Data transformation workflows
General description
The Data Transformation (DT) lectures outlined below are to be recorded for
Wolfram U
in October-December 2020.
Here is the Wolfram U recordings playlist at YouTube
Each tutorial lecture is between 25 and 40 minutes.
Most of the workflows in the lectures have (easy to derive) corresponding code in the programming languages: Julia, Python, R, and WL.
(In Python and Julia dedicated data transformation packages are utilized.)
For didactic purposes we are going to use the Domain Specific Language (DSL)
Raku-programmed
system
DSL::English::DataQueryWorkflows, [AAp1],
that generates code for the programming languages R and WL and
the software packages:
- Julia-DataFrames
- Python-pandas
- R-tidyverse (mostly dplyr)
The WL generated code uses functions from the Wolfram Function Repository.
(See the references section "Wolfram Function Repository functions".)
The tutorials sequence has an "inverted" structure: the most conceptually rich and technical sessions are presented first.
Detailed tutorial plan
Introduction through questions and answers
- What are the simplifying assumptions for the family of workflows considered in this tutorial?
- We do not consider hard to generalize- or too specialized transformations.
- For example, we do not consider:
- Data gathering/harvesting
- Data ingestion by parsing of, say, XML structures
- Date-time specific transformations
- Natural text specific transformations
- Etc.
What are the simplifying assumptions about the targeted data and transformations?
- Tabular data and collections of tabular data. (E.g. lists of datasets.)
- Transformation workflows that can be expressed with a certain "standard" or "well-known" subset of SQL.
- The flow chart given below illustrates well the targeted DT.
Do these workflows apply to other programming languages and/or data systems?
- Yes, with the presented DT know-how we target multiple "data science" programming languages.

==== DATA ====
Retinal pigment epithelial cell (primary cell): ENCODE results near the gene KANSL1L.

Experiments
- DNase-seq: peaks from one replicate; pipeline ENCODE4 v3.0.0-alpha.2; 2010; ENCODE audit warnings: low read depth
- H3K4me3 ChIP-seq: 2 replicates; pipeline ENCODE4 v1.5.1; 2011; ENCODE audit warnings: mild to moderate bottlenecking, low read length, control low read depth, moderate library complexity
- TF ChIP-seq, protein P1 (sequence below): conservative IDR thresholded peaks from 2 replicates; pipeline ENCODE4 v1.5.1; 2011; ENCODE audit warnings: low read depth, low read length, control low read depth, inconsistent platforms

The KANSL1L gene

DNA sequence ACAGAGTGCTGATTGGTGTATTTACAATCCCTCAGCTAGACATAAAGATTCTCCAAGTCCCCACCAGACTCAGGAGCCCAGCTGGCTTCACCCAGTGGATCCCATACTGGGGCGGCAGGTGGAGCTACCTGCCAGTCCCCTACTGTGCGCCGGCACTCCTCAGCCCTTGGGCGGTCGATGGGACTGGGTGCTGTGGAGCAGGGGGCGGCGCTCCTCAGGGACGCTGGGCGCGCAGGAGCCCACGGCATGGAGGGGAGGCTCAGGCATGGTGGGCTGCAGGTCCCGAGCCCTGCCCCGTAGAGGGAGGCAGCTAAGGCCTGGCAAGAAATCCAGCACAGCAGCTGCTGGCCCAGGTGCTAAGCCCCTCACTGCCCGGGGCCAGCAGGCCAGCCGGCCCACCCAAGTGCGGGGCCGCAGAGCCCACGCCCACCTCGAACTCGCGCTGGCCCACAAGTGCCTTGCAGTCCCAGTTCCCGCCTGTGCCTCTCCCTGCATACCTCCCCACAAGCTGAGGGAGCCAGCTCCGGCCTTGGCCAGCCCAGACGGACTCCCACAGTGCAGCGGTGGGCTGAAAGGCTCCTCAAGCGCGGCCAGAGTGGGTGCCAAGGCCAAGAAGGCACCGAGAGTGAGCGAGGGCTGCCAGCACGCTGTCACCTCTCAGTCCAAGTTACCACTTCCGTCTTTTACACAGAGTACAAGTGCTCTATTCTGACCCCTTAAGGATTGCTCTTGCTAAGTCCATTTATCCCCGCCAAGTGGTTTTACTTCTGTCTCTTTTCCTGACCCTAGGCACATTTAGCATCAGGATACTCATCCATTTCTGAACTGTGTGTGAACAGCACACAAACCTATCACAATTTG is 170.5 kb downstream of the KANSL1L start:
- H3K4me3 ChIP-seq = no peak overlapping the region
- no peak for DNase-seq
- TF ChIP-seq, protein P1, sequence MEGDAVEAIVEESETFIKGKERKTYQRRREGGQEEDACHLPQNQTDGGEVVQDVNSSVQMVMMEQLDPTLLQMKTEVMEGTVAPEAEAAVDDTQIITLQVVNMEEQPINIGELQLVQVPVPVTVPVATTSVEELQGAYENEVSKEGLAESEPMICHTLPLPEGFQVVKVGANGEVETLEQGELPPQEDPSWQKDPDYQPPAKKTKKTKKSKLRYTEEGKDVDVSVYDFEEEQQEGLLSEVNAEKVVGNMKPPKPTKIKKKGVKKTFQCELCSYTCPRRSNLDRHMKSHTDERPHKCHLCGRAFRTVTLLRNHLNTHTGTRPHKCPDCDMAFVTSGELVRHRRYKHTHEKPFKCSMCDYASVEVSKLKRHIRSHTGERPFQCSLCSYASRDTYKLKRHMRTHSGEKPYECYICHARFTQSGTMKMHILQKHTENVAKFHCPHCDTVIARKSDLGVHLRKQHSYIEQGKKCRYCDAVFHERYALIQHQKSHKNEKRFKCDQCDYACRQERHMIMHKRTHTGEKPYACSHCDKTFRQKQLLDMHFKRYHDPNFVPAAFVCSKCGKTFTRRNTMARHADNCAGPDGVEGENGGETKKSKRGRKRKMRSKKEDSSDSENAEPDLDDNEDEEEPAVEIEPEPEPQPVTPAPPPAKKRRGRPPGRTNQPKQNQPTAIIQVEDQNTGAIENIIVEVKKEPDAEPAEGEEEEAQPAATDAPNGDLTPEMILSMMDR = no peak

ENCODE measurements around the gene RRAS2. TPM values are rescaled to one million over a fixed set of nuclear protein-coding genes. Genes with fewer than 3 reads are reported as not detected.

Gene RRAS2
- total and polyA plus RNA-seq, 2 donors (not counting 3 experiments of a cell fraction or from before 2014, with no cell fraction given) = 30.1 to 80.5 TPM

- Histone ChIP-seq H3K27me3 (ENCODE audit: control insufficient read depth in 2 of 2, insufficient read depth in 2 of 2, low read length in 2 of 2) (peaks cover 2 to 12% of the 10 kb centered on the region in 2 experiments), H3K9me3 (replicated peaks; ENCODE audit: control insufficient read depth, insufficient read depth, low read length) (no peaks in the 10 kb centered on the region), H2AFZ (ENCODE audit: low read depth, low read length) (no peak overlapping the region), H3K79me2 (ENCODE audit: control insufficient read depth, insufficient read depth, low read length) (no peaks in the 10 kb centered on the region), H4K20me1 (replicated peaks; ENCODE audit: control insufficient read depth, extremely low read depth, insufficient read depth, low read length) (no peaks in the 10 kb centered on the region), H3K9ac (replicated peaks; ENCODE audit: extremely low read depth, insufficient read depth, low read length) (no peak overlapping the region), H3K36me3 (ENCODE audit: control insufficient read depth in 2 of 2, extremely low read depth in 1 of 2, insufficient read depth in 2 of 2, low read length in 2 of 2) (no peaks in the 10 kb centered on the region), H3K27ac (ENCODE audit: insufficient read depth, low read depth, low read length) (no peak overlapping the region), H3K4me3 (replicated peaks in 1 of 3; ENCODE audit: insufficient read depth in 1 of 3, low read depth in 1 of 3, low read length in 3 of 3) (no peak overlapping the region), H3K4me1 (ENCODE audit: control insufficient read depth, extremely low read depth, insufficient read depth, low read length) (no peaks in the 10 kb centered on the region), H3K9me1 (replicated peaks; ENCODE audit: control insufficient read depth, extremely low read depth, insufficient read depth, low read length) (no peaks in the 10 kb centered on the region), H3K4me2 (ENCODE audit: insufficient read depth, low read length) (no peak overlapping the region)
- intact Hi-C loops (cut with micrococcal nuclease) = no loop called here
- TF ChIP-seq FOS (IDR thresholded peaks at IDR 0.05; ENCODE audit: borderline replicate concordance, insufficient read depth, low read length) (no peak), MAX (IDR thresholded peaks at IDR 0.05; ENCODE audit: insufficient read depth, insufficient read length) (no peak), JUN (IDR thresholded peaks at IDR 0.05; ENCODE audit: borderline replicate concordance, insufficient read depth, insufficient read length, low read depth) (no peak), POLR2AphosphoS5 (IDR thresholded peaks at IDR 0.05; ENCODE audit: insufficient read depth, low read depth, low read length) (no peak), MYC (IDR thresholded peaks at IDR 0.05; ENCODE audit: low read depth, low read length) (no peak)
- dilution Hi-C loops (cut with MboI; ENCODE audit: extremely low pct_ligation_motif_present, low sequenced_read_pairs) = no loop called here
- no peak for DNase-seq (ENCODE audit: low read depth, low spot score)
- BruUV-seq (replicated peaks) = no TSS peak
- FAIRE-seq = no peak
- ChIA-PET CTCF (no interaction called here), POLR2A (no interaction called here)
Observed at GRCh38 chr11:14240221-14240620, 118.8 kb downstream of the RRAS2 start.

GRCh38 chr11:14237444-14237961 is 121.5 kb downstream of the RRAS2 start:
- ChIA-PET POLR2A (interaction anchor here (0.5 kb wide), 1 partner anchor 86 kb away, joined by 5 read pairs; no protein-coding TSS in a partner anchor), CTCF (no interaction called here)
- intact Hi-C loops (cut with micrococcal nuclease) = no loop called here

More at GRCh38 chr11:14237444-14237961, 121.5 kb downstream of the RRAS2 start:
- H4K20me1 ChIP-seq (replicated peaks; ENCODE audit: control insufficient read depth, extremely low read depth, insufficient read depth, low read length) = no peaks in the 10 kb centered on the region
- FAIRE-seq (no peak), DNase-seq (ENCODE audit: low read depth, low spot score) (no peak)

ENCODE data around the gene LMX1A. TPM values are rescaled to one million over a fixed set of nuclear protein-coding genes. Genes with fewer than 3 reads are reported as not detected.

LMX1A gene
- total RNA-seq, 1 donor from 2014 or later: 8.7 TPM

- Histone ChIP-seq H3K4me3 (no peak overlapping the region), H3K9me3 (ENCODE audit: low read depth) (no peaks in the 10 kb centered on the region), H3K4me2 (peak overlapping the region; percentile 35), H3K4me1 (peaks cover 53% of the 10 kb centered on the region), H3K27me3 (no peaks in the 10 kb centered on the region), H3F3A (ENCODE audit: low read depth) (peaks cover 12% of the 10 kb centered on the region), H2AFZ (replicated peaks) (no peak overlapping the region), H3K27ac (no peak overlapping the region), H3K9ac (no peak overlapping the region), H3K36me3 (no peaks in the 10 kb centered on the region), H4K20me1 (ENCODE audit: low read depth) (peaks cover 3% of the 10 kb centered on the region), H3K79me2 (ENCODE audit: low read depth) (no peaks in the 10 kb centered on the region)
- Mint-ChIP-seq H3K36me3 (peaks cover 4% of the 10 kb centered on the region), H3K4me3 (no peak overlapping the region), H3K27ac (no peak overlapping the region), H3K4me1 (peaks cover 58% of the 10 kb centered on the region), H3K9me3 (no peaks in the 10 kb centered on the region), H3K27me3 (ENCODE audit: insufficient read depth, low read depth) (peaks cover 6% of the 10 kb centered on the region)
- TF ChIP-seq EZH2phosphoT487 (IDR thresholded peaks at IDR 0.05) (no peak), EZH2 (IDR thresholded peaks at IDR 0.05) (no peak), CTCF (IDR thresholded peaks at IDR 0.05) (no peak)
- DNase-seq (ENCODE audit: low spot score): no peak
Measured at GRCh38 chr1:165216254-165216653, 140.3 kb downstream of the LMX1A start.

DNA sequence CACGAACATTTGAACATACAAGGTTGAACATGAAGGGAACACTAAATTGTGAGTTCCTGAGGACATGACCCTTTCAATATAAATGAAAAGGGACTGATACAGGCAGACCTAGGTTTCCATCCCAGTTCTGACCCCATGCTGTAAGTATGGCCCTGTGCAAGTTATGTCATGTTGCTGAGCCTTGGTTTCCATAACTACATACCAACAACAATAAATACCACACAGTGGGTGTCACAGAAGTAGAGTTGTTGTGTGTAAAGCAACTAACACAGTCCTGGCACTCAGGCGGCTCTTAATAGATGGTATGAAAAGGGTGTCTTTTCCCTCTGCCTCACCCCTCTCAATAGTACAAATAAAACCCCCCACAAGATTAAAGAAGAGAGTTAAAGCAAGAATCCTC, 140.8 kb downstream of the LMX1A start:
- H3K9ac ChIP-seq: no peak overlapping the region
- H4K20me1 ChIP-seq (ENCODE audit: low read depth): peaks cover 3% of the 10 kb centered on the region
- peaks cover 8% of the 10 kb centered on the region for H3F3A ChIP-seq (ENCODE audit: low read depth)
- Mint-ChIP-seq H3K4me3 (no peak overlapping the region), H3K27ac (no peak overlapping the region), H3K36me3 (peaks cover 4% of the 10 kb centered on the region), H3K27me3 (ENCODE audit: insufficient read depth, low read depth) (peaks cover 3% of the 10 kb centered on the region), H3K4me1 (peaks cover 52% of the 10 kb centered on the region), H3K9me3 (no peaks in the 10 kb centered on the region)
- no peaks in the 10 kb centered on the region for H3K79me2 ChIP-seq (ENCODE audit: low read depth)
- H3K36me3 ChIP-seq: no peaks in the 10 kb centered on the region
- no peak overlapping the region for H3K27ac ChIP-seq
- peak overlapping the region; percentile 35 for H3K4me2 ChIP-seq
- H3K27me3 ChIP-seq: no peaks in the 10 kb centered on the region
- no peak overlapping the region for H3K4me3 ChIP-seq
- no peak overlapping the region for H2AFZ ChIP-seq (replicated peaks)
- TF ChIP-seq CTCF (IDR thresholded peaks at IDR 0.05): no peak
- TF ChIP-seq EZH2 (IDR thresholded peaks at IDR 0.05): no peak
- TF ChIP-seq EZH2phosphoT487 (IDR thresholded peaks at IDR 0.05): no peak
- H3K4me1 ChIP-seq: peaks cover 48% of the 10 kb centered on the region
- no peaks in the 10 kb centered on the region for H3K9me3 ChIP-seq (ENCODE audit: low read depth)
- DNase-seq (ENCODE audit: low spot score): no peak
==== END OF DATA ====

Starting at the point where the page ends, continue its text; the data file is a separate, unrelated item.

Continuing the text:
Are additional packages needed to run the codes?
- Yes and no: depends on the target data transformation system.
- Sometimes the WL code uses Wolfram Function Repository functions.
Are there similar tutorials dedicated to other programming languages or packages?
- Yes, many. Both for WL and the rest (Julia/Python/R.)
- That said, in this tutorial we use a certain simplified and streamlined data-and-transformations model
that allows the development of cross-system, transferable know-how and workflows.
What are the most important concepts for a newcomer to data wrangling?
- Cross tabulation (or contingency matrices)
- (Inner) joins
- The so called Split-apply-combine pattern
- Long form and wide form (or data pivoting)
Reshaping of data -- detailed examples
Basic operations and joins
Basic operations
- Data load
- Column selection
- Row filtering
- Summarization
- Ways to summarize data
- "Global" summary
- Summarization per group and per column
- Summarization vs Cross tabulation
Joins
- Types of joins
- Inner joins
- Left joins
- Semi-joins
Additional topics
- Example combinations with ML workflows
- Making a recommender system
- Making a classifier
Visual aids
Here is a flow chart that encompasses a large fraction of typical tabular data transformation workflows:
This call of
ToDataQueryWorkflow
through
ExternalParsersHookUp
, [AAp2],
over a sequence of natural commands:
ToDataQueryWorkflowCode["use dfTitanic;
filter with passengerSurvival is 'survived';
rename passengerClass, passengerSex as class and sex;
cross tabulate class and sex", "Execute" -> False]
generates this WL code:
Hold[obj = dfTitanic;
obj = Select[obj, #1["passengerSurvival"] == "survived" &];
obj = (Join[KeyDrop[#1, {"passengerClass", "passengerSex"}], Association["class" -> #1["passengerClass"], "sex" -> #1["passengerSex"]]] &) /@ obj;
obj = ResourceFunction["CrossTabulate"][({#1["class"], #1["sex"]} &) /@ obj]]
which when executed gives the dataset:
Dataset[<|
"1st" -> <|"female" -> 139, "male" -> 61|>,
"2nd" -> <|"female" -> 94, "male" -> 25|>,
"3rd" -> <|"female" -> 106, "male" -> 75|>|>,
TypeSystem`Assoc[TypeSystem`Atom[String], TypeSystem`Struct[{"female", "male"}, {TypeSystem`Atom[Integer], TypeSystem`Atom[Integer]}], 3],
<|"ID" -> 177940708079520|>]
References
Articles
[HW1] Hadley Wickham,
"The Split-Apply-Combine Strategy for Data Analysis",
(2011),
Journal of Statistical Software.
[AA1] Anton Antonov,
"Contingency tables creation examples",
(2016),
MathematicaForPrediction at WordPress.
[AA2] Anton Antonov,
"Pareto principle adherence examples",
(2016),
MathematicaForPrediction at WordPress.
Packages
[AAp1] Anton Antonov,
DSL::English::DataQueryWorkflows Raku package,
(2020),
GitHub/antononcube.
[AAp2] Anton Antonov,
External Parsers Hookup Mathematica package,
(2020),
ConversationalAgents at GitHub.
[AAp3] Anton Antonov,
Cross tabulation implementation in Mathematica,
(2017),
MathematicaForPrediction at GitHub.
[AAp4] Anton Antonov,
Data reshaping Mathematica package,
(2018),
MathematicaForPrediction at GitHub.
Wolfram Function Repository functions
Anton Antonov, CrossTabulate
.
Anton Antonov, ExampleDataset
.
(Submitted)
Anton Antonov, ParetoPrinciplePlot
.
Anton Antonov, RecordsSummary
.
Anton Antonov, ToLongForm
.
(Submitted)
Anton Antonov, ToWideForm
.
(Submitted)
Seth Chandler, ResetDataset
.
Attachments: